Don’t wonder if your children will be like her. When your son asks for a hat like his mother’s, felt the wool yourself and kiss his cheeks. Your wife won’t be able to go home for Christmas with you, can’t leave her domain, so stand tall and take your children yourself. Call her every night and let them talk to their mama; juggle three passports and glare at anyone who looks sympathetic in the airport; teach them about baseball and hot dogs; when the pastor at your parents’ church asks about your son’s cap, say, “They wear them in his mother’s culture. I made it.” Don’t ever let your children think there might be something wrong with them.

Invest yourself in your home, your family, your love for each other. Learn the best drapes to cut the cold, learn masonry enough to hold the walls together, learn to be terrifying as yourself and not as the redcap’s wife. When she says how you’ve changed from your wedding day, be proud and not ashamed.

When your children run from the table and ask, “But are we eating people?,” she will want to lie or apologize. Hold firm.

Remember your mother, put another helping of potatoes on everyone’s plate, say, “There are plenty of children as would be grateful for some people to eat, so don’t go complaining.”

Hold their gaze until they sit down, and then spoon some gravy over their biscuits.

Learn not to make assumptions. Don’t be surprised when she digs a hole six feet deep in the churchyard and plants a tree with a tire swing. When your daughter burns her fingers climbing the sconces, find the poultice your wife made and text your mom a picture of her wrapping your baby’s hands in gauze. When your son says he wants to be a painter, slam your fist on the table and say there’s no reason he can’t do that and keep up the family business, too.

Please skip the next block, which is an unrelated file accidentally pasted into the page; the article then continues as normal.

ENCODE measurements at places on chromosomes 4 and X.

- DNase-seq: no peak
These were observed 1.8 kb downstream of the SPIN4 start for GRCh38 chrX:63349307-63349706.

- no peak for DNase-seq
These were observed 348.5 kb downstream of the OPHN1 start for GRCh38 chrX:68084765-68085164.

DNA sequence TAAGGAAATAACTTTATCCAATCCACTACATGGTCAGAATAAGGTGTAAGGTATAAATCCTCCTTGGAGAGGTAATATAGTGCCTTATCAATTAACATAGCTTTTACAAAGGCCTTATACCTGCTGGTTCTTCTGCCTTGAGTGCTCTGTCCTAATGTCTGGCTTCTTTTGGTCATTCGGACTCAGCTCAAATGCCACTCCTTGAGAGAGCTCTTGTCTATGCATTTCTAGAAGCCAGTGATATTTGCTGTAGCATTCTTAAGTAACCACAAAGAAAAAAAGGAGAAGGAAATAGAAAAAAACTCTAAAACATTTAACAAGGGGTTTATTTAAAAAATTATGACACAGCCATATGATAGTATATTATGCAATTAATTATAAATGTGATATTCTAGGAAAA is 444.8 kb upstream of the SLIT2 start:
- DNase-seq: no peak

Spend an hour a day on your hair, be the most beautiful wife you can be. Love her. Throw dinner parties. Buy a hundred-dollar blow dryer.

When she asks why you married her, say, “You know that,” and “I love you.” And when that’s not good enough, think about it, crack your neck, say, “You’re the only one who’s made me think, I’d rather see where my life goes with her than if I were just on my own.”

If she ever raises a hand to you, take her cap while she sleeps and set the dryer on high.

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About the Author

Tori Curtis

Tori Curtis lives in beautiful, scenic upstate New York with her unsinkable wife and their dog. When she's not writing, she enjoys ignoring recipes and giving friends bad advice. You can find her @tcurtfish on twitter or at toricurtiswrites.com.